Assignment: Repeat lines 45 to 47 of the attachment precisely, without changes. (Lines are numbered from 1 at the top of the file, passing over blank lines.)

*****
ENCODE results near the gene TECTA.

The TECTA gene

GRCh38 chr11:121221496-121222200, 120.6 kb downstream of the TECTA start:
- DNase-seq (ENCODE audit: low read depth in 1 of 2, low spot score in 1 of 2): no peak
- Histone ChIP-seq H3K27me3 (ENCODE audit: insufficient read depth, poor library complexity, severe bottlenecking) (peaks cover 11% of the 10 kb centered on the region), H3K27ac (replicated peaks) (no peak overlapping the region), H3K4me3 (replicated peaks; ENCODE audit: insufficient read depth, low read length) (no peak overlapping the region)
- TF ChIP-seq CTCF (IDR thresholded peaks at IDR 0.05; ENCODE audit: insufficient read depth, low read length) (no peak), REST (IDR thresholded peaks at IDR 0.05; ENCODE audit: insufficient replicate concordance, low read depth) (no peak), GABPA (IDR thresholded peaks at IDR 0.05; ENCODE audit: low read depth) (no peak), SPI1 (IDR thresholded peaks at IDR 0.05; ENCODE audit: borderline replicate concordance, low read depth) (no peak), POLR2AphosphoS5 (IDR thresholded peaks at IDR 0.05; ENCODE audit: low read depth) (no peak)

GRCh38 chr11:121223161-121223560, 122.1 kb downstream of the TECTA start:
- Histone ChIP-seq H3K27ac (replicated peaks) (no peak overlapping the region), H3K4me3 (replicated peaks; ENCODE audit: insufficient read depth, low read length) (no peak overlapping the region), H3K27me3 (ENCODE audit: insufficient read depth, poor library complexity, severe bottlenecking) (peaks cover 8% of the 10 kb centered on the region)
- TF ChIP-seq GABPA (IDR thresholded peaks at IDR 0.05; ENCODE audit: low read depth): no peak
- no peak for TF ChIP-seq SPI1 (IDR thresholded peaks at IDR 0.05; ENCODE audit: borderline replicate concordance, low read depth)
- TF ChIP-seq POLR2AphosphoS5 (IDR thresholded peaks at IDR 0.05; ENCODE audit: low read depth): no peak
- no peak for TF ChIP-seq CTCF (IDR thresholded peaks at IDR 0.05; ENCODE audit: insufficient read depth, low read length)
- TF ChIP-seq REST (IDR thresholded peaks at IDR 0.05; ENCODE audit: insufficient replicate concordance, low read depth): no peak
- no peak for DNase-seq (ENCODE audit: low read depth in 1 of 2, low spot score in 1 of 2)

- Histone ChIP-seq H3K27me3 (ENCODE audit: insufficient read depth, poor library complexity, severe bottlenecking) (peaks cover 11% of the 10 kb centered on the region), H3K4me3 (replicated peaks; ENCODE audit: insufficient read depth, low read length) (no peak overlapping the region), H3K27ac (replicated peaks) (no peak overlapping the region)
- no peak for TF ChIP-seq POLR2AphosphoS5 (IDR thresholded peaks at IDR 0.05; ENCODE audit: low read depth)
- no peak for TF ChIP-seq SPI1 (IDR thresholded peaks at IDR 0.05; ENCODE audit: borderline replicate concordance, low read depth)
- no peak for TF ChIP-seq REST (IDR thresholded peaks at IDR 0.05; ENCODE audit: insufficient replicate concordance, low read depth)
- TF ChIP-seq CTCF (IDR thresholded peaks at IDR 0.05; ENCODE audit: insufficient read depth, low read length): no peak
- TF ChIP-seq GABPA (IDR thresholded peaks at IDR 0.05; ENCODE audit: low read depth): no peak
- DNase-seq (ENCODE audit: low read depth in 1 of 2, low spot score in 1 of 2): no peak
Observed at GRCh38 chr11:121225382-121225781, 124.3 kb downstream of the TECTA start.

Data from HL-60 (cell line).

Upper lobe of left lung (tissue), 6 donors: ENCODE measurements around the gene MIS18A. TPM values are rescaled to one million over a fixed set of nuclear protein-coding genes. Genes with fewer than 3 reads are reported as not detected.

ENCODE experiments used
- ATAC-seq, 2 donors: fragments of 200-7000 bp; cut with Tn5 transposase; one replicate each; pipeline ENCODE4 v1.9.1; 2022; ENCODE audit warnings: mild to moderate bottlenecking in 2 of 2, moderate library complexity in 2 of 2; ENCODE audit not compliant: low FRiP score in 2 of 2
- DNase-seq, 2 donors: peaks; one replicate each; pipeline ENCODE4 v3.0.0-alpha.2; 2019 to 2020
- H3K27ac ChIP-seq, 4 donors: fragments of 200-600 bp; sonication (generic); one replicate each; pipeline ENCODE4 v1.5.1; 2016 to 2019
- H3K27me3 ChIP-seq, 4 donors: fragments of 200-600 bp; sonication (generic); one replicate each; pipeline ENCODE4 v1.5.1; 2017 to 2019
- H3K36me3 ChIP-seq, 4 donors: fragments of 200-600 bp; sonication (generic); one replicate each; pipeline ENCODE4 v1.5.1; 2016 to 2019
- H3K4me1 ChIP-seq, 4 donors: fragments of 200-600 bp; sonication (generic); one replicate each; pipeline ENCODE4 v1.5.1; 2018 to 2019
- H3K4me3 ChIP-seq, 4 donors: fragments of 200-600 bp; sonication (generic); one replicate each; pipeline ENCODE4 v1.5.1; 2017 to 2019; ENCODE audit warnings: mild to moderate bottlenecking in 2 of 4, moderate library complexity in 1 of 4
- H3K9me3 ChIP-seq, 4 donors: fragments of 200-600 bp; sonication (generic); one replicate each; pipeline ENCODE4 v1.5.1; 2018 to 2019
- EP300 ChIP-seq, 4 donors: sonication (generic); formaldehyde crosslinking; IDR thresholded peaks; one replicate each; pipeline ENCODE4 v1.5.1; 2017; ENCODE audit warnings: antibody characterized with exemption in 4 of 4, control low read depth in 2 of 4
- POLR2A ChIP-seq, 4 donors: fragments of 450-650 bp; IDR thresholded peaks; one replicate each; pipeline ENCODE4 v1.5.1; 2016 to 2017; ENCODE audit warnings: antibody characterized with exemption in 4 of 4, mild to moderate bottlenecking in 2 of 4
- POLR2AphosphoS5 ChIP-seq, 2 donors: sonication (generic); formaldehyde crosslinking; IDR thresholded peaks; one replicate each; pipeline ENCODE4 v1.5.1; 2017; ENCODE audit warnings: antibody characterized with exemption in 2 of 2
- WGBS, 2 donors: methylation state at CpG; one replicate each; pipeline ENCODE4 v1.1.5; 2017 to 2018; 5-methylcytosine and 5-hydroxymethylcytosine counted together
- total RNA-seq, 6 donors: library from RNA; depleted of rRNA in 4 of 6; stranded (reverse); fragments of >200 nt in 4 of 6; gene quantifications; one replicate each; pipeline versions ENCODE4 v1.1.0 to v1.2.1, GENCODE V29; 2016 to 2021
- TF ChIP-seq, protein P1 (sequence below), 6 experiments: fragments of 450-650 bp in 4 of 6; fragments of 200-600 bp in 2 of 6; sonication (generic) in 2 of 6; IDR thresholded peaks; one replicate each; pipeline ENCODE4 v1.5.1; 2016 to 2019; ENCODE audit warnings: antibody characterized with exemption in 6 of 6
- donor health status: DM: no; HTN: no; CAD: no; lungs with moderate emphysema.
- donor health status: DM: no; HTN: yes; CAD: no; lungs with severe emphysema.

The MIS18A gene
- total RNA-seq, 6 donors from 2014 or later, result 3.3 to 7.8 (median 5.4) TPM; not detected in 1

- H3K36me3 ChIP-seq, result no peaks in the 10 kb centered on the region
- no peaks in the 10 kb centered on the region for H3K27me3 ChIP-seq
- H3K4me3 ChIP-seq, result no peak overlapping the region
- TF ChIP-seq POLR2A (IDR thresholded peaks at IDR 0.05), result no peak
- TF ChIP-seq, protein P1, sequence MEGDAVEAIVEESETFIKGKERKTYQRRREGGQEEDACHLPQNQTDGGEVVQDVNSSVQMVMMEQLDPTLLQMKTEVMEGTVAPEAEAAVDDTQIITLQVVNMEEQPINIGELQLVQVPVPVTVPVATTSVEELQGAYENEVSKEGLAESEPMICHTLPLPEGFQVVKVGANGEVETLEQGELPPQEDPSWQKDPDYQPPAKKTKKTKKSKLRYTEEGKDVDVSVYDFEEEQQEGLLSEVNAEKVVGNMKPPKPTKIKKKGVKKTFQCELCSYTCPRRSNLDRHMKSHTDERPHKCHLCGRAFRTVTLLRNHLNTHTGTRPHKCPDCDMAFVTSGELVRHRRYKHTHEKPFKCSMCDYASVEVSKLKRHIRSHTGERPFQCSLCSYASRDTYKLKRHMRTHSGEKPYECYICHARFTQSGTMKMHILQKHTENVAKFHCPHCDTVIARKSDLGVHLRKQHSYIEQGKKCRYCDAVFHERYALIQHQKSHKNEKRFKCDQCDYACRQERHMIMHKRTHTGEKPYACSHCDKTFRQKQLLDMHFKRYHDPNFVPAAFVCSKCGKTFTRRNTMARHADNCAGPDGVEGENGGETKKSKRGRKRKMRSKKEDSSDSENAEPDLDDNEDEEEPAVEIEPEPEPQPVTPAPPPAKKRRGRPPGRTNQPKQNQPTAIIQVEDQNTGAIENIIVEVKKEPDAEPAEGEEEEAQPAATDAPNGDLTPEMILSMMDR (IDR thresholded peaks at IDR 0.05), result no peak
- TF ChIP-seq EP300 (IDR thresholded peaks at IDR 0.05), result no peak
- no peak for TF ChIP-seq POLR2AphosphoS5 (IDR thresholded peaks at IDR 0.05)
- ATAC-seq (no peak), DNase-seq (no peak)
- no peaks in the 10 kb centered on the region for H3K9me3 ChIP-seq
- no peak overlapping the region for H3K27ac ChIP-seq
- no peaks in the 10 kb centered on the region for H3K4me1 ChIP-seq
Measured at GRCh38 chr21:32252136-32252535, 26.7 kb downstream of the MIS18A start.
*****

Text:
- no peaks in the 10 kb centered on the region for H3K27me3 ChIP-seq
- H3K4me3 ChIP-seq, result no peak overlapping the region
- TF ChIP-seq POLR2A (IDR thresholded peaks at IDR 0.05), result no peak